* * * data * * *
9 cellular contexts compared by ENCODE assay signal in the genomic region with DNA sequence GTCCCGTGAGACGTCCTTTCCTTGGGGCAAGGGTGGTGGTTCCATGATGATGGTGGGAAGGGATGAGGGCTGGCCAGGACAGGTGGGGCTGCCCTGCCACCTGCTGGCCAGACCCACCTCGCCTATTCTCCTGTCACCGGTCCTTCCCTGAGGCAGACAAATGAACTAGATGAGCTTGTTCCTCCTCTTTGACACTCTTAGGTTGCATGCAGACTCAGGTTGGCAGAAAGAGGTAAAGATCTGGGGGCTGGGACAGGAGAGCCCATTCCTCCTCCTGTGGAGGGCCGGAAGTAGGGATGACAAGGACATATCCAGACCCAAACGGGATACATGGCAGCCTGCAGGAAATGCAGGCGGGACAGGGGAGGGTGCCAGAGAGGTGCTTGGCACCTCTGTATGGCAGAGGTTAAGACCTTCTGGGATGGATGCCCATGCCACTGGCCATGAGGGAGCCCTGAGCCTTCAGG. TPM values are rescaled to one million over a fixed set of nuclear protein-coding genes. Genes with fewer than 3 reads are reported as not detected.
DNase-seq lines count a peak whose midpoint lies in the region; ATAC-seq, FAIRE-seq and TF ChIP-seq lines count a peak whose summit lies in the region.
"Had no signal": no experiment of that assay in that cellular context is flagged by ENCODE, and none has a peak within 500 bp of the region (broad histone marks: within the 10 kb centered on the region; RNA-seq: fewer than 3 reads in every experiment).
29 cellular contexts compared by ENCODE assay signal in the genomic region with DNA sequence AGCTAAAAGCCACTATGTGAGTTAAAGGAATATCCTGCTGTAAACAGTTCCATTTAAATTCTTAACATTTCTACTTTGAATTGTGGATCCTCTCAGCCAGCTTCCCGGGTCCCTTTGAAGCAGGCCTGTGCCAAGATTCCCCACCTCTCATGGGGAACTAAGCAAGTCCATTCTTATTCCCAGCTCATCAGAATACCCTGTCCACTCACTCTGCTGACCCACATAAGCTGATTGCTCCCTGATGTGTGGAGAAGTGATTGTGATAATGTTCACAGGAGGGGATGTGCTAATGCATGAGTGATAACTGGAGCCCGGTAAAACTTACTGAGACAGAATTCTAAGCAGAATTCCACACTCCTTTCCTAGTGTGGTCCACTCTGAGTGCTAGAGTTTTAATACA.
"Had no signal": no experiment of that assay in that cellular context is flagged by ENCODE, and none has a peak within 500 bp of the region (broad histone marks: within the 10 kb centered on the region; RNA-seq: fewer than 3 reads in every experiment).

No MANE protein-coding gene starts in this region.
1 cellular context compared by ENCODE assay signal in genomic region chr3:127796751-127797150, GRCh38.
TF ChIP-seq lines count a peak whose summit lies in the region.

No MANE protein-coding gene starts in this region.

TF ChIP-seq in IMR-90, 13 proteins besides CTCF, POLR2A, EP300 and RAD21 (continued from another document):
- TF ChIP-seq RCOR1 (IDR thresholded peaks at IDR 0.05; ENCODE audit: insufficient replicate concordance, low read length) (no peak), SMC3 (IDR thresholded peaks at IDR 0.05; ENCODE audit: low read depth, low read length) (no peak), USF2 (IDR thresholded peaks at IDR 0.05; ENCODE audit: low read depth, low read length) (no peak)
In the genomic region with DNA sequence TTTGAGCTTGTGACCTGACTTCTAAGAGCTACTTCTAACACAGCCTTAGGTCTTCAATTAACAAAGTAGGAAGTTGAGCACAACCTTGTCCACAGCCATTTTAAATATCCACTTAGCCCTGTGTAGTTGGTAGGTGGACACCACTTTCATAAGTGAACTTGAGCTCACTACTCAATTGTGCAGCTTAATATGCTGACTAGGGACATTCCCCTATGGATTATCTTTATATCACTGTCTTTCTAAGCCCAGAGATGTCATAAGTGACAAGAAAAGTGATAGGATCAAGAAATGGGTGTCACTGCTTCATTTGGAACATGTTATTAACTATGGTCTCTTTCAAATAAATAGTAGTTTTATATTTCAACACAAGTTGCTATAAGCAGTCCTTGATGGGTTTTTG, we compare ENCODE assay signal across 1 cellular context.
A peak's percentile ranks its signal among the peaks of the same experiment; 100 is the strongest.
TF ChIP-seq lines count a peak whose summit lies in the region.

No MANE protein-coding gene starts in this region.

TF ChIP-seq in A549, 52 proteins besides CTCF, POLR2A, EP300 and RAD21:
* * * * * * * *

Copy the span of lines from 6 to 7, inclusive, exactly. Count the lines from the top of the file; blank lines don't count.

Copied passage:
No MANE protein-coding gene starts in this region.
1 cellular context compared by ENCODE assay signal in genomic region chr3:127796751-127797150, GRCh38.